Esther Eidinow
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Esther Eidinow
Esther Eidinow
Born1970 (age 49–50)
Academic background
Alma materUniversity of Oxford
ThesisExploring risk among the ancient Greeks: prolegomena and two case studies (2003)
Doctoral advisorRobert Parker
Academic work
DisciplineAncient History
InstitutionsUniversity of Nottingham
University of Bristol

Esther Eidinow (born 1970) is a British ancient historian and academic. She specialises in ancient Greece, particularly ancient Greek religion and magic.[1][2] She has been Professor of Ancient History at the University of Bristol since 2017.


Eidinow was awarded a Doctor of Philosophy (DPhil) for a thesis entitled Exploring risk among the ancient Greeks: prolegomena and two case studies. Her doctoral research was completed at the University of Oxford under the supervision of Robert Parker in 2003.[3] A monograph based on the thesis, Oracles, Curses and Risk Among the Ancient Greeks was published in 2007, and praised for its 'analytic rigor' and accessibility.[4]

From 2011 to 2012, Eidinow was a Solmsen Fellow at the Institute for Research in the Humanities of the University of Wisconsin-Madison.[5] Between 2017 and 2018 she was a visiting fellow at the Davis Center for Historical Studies of Princeton University.[6] Since 2017, she has held the Chair in Ancient History at the University of Bristol.[7] She was previously a lecturer at Newman University College and at the University of Nottingham.[8][9] She was awarded a Philip Leverhulme Prize in 2015, and was described as "an original and powerful new voice in the field of ancient Greek history".[10]

Selected works

  • Eidinow, Esther (2007). Oracles, Curses, and Risk Among the Ancient Greeks. Oxford: Oxford University Press. ISBN 978-0199277780.
  • Eidinow, Esther (2011). Luck, Fate, and Fortune: Antiquity and its Legacy. Oxford: Oxford University Press. ISBN 978-0195380798.
  • Hornblower, Simon; Spawforth, Antony; Eidinow, Esther, eds. (2012). The Oxford Classical Dictionary (4th ed.). Oxford: Oxford University Press. ISBN 978-0199545568.
  • Hornblower, Simon; Spawforth, Antony; Eidinow, Esther, eds. (2014). The Oxford Companion to Classical Civilization (2nd ed.). Oxford: Oxford University Press. ISBN 978-0198706779.
  • Eidinow, Esther (2015). Envy, Poison, and Death: Women on Trial in Classical Athens. Oxford: Oxford University Press. ISBN 978-0199562602.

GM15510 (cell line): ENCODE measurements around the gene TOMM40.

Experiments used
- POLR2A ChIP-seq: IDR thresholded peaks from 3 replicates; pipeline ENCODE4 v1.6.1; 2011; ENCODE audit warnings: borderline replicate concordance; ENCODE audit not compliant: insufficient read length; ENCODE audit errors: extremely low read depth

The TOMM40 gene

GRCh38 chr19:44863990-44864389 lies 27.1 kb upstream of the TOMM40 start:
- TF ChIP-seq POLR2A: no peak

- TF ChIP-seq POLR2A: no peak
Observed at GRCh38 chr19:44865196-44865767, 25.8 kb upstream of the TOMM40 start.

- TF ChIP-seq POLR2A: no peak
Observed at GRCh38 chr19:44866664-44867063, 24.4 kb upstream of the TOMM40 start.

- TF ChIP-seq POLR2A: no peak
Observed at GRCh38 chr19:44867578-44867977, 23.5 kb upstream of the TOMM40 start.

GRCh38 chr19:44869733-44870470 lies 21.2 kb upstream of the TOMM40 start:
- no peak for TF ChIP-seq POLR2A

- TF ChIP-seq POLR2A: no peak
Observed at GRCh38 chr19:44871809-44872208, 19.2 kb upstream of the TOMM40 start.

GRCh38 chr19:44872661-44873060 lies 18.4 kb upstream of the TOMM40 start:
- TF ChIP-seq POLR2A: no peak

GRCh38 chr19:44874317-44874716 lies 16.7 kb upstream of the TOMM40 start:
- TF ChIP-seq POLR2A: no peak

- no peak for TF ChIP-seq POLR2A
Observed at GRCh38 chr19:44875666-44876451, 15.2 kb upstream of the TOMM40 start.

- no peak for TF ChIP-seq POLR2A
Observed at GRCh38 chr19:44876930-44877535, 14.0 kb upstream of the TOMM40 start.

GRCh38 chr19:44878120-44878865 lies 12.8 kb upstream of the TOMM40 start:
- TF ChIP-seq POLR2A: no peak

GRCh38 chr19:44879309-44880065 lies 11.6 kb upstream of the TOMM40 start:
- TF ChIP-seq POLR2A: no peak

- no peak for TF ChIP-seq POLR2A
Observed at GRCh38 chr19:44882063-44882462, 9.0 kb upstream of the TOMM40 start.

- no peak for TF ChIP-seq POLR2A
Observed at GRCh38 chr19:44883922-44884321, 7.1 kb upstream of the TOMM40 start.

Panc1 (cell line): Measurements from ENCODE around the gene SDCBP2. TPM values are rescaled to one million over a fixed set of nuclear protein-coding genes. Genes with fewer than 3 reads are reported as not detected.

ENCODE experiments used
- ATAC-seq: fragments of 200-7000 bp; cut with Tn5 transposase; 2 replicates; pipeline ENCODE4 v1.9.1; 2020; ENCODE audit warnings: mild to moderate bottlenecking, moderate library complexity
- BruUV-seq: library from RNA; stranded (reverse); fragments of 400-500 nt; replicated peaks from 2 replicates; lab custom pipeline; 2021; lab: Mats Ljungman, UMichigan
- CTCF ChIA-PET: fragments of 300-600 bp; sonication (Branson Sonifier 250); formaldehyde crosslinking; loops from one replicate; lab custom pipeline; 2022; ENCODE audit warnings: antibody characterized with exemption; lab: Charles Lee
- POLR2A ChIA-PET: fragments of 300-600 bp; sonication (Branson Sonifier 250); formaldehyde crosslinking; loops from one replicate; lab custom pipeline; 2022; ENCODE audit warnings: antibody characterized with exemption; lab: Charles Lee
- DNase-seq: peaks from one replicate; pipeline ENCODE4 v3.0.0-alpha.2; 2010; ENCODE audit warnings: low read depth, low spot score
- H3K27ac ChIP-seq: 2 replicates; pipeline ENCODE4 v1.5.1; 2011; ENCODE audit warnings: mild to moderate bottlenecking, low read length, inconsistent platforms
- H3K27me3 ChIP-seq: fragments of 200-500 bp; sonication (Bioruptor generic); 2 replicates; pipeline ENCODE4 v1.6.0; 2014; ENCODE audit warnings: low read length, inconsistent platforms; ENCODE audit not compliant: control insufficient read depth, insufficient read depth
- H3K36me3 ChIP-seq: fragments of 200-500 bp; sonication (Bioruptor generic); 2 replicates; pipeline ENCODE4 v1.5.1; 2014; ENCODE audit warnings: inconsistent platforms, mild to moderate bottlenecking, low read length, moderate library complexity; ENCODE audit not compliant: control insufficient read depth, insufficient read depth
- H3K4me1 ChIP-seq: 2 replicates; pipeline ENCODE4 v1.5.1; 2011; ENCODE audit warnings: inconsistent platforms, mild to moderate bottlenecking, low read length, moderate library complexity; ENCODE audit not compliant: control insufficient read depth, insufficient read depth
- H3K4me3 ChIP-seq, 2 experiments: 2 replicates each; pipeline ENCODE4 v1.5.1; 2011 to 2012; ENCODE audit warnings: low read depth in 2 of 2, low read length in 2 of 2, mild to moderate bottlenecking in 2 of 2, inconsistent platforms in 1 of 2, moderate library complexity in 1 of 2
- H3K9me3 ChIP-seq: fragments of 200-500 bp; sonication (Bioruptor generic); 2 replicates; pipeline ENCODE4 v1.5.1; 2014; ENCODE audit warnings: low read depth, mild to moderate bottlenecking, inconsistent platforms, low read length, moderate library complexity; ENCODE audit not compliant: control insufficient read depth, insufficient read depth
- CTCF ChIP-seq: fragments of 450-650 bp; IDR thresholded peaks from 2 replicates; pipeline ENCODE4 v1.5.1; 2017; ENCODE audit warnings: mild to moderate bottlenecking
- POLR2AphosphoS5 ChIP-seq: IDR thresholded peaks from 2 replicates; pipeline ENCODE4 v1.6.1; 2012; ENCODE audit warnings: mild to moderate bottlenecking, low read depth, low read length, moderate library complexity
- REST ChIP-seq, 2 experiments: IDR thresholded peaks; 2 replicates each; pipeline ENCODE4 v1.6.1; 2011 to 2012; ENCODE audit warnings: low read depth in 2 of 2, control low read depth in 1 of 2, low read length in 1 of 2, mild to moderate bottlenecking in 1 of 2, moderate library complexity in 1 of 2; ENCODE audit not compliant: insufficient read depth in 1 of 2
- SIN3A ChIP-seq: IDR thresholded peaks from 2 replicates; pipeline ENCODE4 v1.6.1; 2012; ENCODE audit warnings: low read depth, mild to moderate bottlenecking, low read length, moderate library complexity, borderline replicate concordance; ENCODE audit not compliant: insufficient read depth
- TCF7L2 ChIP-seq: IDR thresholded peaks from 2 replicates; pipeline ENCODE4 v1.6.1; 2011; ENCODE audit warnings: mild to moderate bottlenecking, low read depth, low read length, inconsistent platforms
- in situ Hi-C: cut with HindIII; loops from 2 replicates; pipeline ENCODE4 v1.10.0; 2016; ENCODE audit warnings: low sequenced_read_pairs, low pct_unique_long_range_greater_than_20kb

• Eidinow, Esther; Kindt, Julia, eds. (2015). The Oxford Handbook of Ancient Greek Religion. Oxford: Oxford University Press. ISBN 978-0199642038.
  • Eidinow, Esther; Kindt, Julia; Osborne, Robin, eds. (2016). Theologies of Ancient Greek Religion. Cambridge: Cambridge University Press. ISBN 978-1107153479.
  • Dillon, Matthew; Eidinow, Esther; Maurizio, Lisa, eds. (2016). Women's Ritual Competence in the Greco-Roman Mediterranean. London: Routledge. ISBN 978-1472478900.
  • Driediger-Murphy, Lindsay; Eidinow, Esther, eds. (2019). Ancient Divination and Experience. Oxford: Oxford University Press. ISBN 978-0198844549.
  • Eidinow, Esther, and Lisa Maurizio, eds. (2020) Narratives of Time and Gender in Antiquity London: Routledge.


  1. ^ "Professor Esther Eidinow". Explore Bristol Research. University of Bristol. Retrieved 2018.
  2. ^ "Esther Eidinow". Delphi Economic Forum. Retrieved 2018.
  3. ^ Eidinow, Esther (2003). "Exploring risk among the ancient Greeks: prolegomena and two case studies". Search Oxford Libraries Online. Bodleian Libraries. Retrieved 2018.
  4. ^ Kachuck, Aaron (January 2008). "Review of: Oracles, Curses, and Risk Among the Ancient Greeks". Bryn Mawr Classical Review.
  5. ^ "Esther Eidinow". Institute for Research in the Humanities. University of Wisconsin-Madison. 30 June 2015. Retrieved 2018.
  6. ^ "Esther Eidinow". Department of History. Princeton University. Retrieved 2018.
  7. ^ "New Professor of Ancient History". Department of Classics and Ancient History. University of Bristol. 8 June 2017. Retrieved 2018.
  8. ^ "New book by Esther Eidinow". Department of Classics. The University of Nottingham. Retrieved 2018.
  9. ^ "esther eidinow". LinkedIn. Retrieved 2018.
  10. ^ "Philip Leverhulme Prizes 2015" (pdf). The Leverhulme Trust. 2015. Retrieved 2018.

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